The EU Has Already Broken Up… They Just Haven’t Formalized Yet
I’ve often been labeled as “Gloom and Doom” in the past, but the situation in Europe today is beyond anything I’ve ever seen before. It is highly likely that the EU will not exist in their current form by the end of the year
I realize some of this may sound overly dramatic. But the following should give you an idea of how serious things are getting:
A Vote of No Confidence in Europe
Germany and France’s joint proposal to allow Schengen-zone countries to temporarily reintroduce border controls as a means of last resort might sound harmless. But doing so would damage one of the strongest symbols of European unity and perhaps even contribute to the EU’s demise.
Germany and France are serious this time. During next week’s meeting of European Union interior ministers, the two countries plan to start a discussion about reintroducing national border controls within the Schengen zone. According to the German daily Süddeutsche Zeitung, German Interior Minister Hans-Peter Friedrich and his French counterpart, Claude Guéant, have formulated a letter to their colleagues in which they call for governments to once again be allowed to control their borders as “an ultima ratio” — that is, measure of last resort — “and for a limited period of time.” They reportedly go on to recommend 30-days for the period.
Granted, the Schengen system is not perfect. With the EU’s eastward expansion, its external borders have become more porous. The problem areas are well-known: Greece doesn’t sufficiently guard its border with Turkey, and Italy simply allows refugees through to continue their journey into neighboring countries. Doing so violates the Schengen Agreement, which stipulates that immigrants have to be taken care of by the country in which they arrive.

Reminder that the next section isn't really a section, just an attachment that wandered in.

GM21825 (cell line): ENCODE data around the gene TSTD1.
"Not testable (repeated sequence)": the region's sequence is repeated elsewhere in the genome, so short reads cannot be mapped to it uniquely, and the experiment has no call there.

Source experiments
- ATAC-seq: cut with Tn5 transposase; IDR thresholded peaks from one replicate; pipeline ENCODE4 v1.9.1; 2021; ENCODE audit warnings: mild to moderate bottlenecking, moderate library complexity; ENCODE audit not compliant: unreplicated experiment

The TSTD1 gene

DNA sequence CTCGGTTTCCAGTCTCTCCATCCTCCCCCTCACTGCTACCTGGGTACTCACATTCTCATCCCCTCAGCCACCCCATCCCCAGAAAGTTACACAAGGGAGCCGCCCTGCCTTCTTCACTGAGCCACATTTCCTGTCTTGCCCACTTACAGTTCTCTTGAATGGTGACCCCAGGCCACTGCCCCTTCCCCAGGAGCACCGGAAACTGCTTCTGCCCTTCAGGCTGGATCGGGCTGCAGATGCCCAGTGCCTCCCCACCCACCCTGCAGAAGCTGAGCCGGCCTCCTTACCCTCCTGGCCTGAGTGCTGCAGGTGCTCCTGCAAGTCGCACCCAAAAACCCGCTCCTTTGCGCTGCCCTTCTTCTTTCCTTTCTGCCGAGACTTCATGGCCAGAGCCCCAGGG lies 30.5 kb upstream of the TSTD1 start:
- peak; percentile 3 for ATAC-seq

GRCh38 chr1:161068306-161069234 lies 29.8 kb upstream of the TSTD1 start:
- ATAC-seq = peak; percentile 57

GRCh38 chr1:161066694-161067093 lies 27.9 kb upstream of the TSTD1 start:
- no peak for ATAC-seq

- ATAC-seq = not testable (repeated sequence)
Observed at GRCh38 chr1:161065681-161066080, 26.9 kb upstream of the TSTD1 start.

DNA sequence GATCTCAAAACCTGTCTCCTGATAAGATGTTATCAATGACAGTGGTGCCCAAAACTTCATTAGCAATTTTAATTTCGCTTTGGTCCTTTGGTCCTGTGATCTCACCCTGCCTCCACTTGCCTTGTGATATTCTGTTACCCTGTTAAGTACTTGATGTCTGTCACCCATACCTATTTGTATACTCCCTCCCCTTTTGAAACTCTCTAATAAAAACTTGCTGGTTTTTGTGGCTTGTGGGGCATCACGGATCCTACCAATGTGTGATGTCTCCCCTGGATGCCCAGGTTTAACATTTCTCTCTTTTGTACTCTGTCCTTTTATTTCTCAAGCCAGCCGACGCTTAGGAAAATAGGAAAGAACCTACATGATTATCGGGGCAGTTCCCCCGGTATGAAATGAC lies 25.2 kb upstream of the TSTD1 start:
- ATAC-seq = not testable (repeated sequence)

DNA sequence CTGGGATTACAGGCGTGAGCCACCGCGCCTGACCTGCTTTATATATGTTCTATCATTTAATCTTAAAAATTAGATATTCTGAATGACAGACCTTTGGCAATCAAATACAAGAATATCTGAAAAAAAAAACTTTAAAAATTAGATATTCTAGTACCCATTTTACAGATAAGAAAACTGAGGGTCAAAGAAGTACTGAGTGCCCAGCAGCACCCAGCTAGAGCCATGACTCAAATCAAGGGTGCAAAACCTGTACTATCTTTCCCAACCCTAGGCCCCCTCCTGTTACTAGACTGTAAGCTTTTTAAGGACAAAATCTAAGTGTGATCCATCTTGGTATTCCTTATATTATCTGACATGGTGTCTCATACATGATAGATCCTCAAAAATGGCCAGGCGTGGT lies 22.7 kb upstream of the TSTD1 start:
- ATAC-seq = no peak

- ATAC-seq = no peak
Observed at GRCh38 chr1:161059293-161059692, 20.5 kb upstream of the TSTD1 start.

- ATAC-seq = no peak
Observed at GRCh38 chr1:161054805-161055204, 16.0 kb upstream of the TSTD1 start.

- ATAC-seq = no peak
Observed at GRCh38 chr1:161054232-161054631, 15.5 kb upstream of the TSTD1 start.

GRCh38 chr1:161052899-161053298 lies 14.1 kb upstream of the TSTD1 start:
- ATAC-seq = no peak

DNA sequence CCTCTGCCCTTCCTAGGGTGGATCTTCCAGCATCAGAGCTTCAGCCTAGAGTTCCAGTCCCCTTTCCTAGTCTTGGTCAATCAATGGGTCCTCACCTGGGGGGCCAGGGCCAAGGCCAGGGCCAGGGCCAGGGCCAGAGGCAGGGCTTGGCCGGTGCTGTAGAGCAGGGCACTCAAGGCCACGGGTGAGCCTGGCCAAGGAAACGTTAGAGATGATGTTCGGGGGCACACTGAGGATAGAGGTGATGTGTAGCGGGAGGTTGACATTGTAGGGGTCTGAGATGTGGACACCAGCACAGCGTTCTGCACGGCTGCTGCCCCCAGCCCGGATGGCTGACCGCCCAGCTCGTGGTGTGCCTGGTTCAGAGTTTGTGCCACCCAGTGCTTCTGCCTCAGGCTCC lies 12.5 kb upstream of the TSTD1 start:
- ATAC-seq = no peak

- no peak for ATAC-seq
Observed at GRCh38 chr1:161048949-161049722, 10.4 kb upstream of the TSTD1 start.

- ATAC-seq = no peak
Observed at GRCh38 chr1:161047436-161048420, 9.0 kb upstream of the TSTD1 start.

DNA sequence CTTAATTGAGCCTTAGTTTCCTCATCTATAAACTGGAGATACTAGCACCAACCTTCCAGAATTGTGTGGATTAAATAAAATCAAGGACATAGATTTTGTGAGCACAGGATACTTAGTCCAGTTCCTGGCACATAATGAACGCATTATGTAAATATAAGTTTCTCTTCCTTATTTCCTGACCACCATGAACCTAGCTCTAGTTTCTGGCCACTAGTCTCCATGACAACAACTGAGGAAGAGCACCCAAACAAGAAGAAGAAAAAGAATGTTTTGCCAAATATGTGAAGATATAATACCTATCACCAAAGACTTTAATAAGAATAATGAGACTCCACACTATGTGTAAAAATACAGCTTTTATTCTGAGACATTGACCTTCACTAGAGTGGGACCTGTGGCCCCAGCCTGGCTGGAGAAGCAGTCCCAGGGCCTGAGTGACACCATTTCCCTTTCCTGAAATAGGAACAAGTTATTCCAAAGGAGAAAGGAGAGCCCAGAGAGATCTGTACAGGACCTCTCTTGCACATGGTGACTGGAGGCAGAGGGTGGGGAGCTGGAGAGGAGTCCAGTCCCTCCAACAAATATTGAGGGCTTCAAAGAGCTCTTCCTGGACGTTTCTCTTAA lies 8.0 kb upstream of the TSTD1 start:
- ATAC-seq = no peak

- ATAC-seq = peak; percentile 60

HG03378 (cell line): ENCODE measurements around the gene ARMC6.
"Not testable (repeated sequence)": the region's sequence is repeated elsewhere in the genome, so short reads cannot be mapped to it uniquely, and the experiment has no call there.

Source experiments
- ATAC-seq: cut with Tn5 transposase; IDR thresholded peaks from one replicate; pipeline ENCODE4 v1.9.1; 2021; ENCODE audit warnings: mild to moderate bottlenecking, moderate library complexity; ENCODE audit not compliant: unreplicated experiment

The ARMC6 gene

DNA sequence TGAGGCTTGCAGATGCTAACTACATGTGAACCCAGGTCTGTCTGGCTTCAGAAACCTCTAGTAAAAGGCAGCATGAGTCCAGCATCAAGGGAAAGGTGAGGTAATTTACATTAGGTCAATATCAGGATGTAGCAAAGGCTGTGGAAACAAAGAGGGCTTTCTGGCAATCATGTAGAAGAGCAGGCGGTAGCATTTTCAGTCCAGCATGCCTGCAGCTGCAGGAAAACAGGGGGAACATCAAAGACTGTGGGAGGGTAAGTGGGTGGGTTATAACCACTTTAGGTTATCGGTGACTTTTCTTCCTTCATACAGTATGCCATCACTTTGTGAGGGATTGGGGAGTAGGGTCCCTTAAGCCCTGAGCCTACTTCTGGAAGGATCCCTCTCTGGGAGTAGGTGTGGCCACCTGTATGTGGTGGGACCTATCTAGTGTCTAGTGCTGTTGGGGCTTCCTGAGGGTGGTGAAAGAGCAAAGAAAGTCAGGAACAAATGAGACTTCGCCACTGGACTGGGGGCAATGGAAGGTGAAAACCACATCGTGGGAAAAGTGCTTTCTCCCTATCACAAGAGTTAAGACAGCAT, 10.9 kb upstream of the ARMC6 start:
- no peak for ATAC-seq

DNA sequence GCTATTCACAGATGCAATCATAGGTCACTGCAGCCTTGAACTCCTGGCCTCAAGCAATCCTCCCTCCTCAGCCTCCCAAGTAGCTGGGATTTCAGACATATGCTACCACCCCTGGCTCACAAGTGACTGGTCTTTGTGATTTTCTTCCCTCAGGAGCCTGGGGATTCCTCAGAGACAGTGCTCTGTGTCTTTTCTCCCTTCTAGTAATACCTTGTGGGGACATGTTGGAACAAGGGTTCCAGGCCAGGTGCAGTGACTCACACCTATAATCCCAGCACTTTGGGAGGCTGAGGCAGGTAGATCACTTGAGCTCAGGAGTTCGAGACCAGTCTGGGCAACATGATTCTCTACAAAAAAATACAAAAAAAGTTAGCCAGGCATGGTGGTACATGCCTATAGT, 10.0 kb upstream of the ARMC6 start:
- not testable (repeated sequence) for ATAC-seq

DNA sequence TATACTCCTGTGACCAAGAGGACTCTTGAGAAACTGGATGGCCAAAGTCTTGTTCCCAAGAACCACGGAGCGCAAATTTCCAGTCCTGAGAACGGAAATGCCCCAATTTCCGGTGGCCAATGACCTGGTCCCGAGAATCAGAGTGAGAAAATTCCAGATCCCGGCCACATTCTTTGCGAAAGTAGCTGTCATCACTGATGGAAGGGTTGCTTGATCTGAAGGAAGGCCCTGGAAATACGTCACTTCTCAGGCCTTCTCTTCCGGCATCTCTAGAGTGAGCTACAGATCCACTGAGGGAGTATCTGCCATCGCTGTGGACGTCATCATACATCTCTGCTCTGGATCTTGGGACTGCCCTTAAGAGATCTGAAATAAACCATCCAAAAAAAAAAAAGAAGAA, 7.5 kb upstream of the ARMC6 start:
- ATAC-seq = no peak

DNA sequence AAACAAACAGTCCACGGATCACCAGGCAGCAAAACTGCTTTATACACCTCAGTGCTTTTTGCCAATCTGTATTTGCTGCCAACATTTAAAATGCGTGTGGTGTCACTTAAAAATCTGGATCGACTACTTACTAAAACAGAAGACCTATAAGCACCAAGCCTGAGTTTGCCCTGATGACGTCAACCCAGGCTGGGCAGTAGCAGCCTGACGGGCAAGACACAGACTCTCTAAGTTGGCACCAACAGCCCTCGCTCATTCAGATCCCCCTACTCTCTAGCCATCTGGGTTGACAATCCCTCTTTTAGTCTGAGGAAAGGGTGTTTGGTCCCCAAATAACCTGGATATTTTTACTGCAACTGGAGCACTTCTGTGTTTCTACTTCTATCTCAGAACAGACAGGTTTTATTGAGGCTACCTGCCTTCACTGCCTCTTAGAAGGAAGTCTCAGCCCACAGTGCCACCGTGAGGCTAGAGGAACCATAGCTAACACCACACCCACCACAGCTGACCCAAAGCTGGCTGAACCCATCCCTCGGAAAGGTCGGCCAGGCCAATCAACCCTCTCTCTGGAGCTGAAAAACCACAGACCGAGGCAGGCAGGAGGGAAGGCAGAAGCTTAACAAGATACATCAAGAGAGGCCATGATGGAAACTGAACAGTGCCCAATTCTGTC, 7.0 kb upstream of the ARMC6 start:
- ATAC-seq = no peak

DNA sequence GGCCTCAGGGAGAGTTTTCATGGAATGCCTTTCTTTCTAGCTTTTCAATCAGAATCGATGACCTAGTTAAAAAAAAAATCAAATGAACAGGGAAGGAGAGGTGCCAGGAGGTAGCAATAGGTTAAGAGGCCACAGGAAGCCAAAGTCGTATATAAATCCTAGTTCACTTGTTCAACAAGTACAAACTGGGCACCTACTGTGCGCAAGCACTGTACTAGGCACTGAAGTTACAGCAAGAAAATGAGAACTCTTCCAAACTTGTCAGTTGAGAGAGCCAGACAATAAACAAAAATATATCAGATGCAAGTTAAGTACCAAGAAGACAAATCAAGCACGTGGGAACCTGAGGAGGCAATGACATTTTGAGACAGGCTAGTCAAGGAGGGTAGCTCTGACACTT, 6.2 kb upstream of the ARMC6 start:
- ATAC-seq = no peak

The above story have been almost completely ignored by the mainstream media. Let me ask you this… do you think Germany and others are really concerned about an influx of migrants? Of course not, the whole idea is ridiculous. Italy was supposedly upset about 25,000 migrants from North Africa… Italy has a population of 65 MILLION!
No, the move to create border controls is about one thing only: stopping people from fleeing with their money when the collapse comes. The political elite in Europe are watching the bank runs in Spain and Greece and know that when the big Crash comes similar runs will occur throughout the EU.
Consider the following, more recent stories and you’ll see what I mean:
Exclusive: EU floats worst-case plans for Greek euro exit: sources
European finance officials have discussed as a worst-case scenario limiting the size of withdrawals from ATM machines, imposing border checks and introducing capital controls in at least Greece should Athens decide to leave the euro…
As well as limiting cash withdrawals and imposing capital controls, they have discussed the possibility of suspending the Schengen agreement, which allows for visa-free travel among 26 countries, including most of the European Union.
Swiss eye capital controls if Greece goes
The Swiss National Bank is considering imposing capital controls on foreign deposits if Greece leaves the euro, as the franc comes under heavy demand from investors seeking a haven in Europe.